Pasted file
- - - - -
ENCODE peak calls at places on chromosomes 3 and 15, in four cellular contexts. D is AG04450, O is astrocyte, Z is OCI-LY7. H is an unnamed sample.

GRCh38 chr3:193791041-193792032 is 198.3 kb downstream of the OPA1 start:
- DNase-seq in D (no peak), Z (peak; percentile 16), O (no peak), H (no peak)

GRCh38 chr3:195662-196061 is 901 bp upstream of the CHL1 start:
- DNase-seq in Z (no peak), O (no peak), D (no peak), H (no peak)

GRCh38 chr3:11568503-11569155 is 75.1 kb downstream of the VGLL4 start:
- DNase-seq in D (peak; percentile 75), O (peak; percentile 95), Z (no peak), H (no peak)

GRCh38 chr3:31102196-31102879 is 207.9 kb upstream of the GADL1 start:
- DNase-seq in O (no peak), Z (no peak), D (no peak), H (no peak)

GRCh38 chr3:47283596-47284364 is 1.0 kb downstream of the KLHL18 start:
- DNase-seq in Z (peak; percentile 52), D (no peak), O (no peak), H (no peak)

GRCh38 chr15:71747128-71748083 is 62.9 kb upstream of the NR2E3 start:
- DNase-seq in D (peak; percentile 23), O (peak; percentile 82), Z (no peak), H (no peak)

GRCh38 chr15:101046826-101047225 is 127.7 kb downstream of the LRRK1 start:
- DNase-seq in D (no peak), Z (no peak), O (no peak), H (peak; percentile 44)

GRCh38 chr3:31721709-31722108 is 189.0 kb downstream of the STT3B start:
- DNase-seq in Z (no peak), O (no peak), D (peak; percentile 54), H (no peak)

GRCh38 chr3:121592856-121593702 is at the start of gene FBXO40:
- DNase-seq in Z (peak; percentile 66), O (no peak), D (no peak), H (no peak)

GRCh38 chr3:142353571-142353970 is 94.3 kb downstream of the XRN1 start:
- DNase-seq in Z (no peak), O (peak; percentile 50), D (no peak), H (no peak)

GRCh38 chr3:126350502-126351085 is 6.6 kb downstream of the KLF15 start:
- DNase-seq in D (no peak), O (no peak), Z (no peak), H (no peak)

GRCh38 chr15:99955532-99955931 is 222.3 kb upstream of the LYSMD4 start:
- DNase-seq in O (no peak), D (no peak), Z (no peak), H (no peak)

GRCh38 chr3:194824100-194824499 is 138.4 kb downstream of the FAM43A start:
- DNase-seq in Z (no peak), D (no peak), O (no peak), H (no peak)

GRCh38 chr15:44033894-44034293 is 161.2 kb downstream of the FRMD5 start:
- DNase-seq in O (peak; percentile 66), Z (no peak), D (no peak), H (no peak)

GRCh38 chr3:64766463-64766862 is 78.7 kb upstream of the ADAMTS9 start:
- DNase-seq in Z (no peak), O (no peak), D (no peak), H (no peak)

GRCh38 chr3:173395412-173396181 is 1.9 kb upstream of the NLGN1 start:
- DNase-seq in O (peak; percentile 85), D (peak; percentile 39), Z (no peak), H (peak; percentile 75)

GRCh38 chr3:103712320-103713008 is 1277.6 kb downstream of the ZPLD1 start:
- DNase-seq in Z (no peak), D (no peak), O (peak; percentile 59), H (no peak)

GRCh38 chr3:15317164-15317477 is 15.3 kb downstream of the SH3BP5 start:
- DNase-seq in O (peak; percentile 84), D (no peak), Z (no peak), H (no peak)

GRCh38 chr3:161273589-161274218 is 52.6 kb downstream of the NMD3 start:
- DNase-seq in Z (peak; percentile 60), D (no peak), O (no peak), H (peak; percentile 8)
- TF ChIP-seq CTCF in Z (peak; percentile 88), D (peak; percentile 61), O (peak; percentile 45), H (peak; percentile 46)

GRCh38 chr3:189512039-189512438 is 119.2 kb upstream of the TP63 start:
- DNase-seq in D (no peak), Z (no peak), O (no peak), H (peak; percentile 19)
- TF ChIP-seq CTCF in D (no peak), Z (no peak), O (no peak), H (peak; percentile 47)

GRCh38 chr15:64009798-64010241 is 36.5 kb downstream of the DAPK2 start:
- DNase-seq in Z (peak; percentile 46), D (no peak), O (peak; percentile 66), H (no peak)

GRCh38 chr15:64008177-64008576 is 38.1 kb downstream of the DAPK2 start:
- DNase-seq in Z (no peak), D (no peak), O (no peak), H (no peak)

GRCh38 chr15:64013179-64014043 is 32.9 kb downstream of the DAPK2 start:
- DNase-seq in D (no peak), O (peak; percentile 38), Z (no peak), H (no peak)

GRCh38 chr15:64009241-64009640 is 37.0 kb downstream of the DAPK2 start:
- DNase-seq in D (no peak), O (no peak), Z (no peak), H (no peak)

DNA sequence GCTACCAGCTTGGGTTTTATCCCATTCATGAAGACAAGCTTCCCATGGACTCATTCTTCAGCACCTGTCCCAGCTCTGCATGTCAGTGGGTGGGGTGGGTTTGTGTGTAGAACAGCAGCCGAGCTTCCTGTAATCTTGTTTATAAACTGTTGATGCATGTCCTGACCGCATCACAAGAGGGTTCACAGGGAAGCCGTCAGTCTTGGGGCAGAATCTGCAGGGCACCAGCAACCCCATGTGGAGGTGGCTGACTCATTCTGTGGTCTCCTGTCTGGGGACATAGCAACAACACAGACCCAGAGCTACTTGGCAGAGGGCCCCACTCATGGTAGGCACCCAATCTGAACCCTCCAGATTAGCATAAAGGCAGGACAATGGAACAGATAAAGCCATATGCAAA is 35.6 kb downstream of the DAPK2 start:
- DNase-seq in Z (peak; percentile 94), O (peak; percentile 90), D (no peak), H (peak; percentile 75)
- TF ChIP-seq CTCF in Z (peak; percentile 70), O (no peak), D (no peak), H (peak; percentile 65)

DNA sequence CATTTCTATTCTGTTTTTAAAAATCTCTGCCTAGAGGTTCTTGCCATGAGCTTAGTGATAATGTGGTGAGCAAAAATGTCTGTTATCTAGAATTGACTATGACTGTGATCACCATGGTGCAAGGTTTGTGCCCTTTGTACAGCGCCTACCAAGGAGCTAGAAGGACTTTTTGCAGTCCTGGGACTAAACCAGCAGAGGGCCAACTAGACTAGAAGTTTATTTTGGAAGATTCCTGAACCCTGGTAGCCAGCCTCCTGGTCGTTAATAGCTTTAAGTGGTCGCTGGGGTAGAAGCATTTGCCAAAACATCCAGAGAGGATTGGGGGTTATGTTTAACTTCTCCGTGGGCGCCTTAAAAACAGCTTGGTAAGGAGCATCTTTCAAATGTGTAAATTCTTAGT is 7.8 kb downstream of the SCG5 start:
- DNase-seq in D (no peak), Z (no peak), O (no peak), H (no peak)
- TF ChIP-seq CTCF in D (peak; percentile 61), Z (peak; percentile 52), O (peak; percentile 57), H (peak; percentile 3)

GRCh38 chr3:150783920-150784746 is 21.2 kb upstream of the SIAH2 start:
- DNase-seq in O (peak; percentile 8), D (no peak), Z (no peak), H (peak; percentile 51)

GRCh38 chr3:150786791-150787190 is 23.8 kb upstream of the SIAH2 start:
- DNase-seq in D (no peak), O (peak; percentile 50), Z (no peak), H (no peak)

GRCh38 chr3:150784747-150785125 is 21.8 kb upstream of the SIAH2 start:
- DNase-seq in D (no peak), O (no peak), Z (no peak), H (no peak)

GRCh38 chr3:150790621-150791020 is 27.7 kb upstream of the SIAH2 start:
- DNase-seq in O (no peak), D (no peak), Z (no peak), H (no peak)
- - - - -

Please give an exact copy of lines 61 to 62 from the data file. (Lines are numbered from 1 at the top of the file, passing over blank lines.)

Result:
- DNase-seq in D (no peak), O (peak; percentile 50), Z (no peak), H (no peak)

GRCh38 chr3:150784747-150785125 is 21.8 kb upstream of the SIAH2 start: